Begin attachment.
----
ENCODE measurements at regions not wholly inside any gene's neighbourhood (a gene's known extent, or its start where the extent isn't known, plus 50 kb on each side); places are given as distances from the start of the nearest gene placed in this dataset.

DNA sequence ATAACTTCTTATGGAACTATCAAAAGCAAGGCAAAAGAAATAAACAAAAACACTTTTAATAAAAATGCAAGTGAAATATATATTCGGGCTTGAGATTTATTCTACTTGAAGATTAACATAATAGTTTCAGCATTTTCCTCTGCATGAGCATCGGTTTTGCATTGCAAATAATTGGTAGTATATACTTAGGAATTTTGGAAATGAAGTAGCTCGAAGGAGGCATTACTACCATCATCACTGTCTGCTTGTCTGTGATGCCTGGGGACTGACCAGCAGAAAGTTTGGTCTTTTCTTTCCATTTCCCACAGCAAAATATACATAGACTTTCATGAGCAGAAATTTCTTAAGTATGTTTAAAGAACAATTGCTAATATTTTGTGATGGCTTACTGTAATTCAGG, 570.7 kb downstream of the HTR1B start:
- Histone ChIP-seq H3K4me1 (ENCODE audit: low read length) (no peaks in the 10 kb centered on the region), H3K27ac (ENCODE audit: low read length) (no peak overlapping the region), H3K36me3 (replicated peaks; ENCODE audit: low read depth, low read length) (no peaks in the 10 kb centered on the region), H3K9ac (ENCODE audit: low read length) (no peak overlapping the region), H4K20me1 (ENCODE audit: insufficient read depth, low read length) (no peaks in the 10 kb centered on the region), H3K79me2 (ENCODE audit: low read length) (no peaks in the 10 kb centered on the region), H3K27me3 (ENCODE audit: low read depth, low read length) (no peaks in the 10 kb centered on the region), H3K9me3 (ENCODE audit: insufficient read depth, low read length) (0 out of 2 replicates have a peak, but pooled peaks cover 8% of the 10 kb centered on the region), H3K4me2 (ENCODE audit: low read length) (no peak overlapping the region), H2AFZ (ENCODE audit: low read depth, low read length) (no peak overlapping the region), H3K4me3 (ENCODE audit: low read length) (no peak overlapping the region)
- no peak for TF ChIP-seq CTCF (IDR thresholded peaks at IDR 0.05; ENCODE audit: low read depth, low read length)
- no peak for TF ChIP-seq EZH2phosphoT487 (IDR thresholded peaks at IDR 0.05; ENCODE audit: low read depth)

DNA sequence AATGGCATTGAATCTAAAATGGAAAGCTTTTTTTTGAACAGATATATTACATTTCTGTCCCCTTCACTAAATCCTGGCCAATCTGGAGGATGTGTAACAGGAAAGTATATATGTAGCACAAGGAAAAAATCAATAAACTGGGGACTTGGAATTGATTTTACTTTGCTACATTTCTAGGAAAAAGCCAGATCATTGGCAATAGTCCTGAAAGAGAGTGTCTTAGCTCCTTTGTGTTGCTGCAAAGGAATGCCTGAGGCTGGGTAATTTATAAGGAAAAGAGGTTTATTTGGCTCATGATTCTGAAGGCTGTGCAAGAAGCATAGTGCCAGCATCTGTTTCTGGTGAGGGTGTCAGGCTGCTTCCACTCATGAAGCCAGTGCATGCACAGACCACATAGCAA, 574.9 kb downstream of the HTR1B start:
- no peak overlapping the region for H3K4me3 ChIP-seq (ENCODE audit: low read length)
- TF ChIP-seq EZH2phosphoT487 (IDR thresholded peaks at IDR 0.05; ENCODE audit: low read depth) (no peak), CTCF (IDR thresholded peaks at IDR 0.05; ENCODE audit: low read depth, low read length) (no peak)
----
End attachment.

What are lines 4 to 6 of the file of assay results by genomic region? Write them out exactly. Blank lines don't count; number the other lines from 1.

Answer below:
- no peak for TF ChIP-seq CTCF (IDR thresholded peaks at IDR 0.05; ENCODE audit: low read depth, low read length)
- no peak for TF ChIP-seq EZH2phosphoT487 (IDR thresholded peaks at IDR 0.05; ENCODE audit: low read depth)

DNA sequence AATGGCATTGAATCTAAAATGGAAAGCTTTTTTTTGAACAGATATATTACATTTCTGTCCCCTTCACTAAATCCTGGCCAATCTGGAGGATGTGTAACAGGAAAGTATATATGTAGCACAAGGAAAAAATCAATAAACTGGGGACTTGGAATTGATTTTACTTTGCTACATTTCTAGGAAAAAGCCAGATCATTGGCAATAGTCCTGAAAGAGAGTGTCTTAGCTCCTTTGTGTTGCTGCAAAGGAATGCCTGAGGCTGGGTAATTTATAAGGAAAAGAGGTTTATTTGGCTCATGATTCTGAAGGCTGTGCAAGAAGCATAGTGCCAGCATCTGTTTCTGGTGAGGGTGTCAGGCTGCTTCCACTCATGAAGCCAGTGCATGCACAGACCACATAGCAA, 574.9 kb downstream of the HTR1B start: